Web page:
AMES, Iowa - A 7 foot 9 3/8 inch parsley plant grown by an Iowa State University researcher is the largest ever in the world, and the grower is now waiting for the Guinness Book of World Records to recognize the feat.

David Brenner, a plant germplasm curator working for ISU's agronomy department, wasn't trying to set a record when he planted the parsley last year, but he knew that the old record was within reach.

BrennerDavid Brenner inspecting his record-breaking parsley.

"I knew the record was attainable, so I was keeping my eye on what the plants were doing," he said.

Brenner surpassed the old record of 6 foot set in Germany in 2007 by a remarkable 1 ft. 9 3/4 inches.

Brenner planted the parsley seeds in March 2008, and closely watched the plants in case they showed promise. When he dug the plants up last fall to move them into a greenhouse for the winter, he was amazed by the growth.

Parsley is a biennial plant, meaning that it takes two years to reach maturity.

"These were the biggest parsley roots that I'd ever seen," he said. "I think that's what provided the strength to grow so tall this spring."

During most of the winter the parsley didn't look like a record breaker to Brenner.

"Almost all winter, it was cool in our greenhouse and it (parsley) looked like something you'd buy in the supermarket," he said.

This spring, Brenner and staff members Sam Flomo, agricultural specialist, and Heather Westemeyer, chemistry student, moved the parsley back outside. Soon, the plants really started to grow quickly from horizontal, spreading leaves to a tall, vertical stalk.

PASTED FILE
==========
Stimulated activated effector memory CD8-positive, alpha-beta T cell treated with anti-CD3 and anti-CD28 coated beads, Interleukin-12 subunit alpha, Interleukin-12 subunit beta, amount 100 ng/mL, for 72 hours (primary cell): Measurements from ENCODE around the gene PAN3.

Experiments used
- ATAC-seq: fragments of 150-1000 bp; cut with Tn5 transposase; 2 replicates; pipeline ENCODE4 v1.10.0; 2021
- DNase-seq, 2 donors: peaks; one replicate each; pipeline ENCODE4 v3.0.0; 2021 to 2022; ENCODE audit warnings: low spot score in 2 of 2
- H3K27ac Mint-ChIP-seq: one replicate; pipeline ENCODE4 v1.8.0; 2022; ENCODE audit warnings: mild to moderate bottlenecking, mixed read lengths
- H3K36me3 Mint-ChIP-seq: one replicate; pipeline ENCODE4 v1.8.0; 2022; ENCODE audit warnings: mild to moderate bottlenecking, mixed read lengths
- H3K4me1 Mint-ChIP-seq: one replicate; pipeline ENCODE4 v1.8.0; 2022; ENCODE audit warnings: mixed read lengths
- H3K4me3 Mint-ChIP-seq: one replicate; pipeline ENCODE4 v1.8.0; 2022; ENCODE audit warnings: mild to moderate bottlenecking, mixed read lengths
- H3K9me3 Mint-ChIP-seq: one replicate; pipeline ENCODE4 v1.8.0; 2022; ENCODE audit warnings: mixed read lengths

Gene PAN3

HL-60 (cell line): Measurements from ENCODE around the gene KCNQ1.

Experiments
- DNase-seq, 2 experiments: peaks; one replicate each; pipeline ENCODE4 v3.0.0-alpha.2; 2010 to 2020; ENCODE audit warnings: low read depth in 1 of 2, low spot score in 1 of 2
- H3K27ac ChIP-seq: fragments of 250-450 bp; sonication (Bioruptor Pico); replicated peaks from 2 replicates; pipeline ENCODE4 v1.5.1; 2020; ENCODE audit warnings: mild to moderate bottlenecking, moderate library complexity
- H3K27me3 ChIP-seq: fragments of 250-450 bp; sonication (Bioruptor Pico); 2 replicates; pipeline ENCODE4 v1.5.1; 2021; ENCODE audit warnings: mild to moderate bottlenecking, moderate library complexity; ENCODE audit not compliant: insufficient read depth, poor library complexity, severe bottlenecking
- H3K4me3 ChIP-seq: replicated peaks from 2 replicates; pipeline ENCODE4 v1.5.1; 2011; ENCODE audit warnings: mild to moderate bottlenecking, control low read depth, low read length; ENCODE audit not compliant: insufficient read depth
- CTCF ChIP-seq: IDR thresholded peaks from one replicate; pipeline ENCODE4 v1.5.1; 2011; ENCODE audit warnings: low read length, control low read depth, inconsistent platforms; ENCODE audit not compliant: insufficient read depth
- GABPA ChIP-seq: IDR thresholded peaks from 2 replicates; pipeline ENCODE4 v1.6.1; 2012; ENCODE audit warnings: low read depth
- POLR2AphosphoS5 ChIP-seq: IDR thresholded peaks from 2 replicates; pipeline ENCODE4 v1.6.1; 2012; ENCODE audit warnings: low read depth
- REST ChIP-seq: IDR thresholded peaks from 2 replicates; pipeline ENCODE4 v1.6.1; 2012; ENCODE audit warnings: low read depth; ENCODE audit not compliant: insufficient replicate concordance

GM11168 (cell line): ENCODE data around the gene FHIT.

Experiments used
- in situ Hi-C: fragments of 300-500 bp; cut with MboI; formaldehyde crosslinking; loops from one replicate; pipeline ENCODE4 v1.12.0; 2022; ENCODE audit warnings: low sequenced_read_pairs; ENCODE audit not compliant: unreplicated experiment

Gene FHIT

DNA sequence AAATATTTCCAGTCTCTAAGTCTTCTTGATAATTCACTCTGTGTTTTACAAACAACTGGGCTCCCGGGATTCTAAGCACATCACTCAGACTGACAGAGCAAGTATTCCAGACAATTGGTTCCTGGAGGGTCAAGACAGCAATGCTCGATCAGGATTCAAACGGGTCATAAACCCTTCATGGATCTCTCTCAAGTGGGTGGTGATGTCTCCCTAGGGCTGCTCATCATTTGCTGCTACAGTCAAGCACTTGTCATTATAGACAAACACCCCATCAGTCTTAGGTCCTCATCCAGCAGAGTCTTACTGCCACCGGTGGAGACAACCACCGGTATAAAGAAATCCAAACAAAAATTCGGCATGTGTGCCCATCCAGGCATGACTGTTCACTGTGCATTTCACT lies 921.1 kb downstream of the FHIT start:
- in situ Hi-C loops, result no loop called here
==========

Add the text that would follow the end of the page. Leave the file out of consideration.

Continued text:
"I realized in May that they were getting about the size of the record, so I e-mailed Guinness," said Brenner.

Even though his parsley is clearly taller than the current record, Brenner has to wait to see if Guinness will recognize his plants.

"There are lots and lots of rules about how to get them measured and other things, so I have to wait to see what they say," Brenner said.

Brenner, who held the largest amaranth record for a few years starting in 2004, knows that he may not hold the mark for long.

"I don't think we are at the biological limits of this species," he said. "Another person could come along and beat me out."

The parsley plants were grown by Brenner as part of his job at the North Central Regional Plant Introduction Station (NCRPIS), run jointly by Iowa State University and the United States Department of Agriculture as part of the U.S. Plant Germplasm System.

Brenner is responsible for maintaining parsley and other seeds from all over the world in the station's seed bank including 12 types of plants comprising more than 8,000 varieties.

When the seed inventory of any certain variety or its germination gets low, Brenner and his staff grow the plants at the station, characterize their traits, harvest the seeds and store them in the NCRPIS cold storage facility. These are sent to researchers around the world.

The seeds of the record-breaking parsley plant, known as PI 507966, were first collected from Hungary in 1983.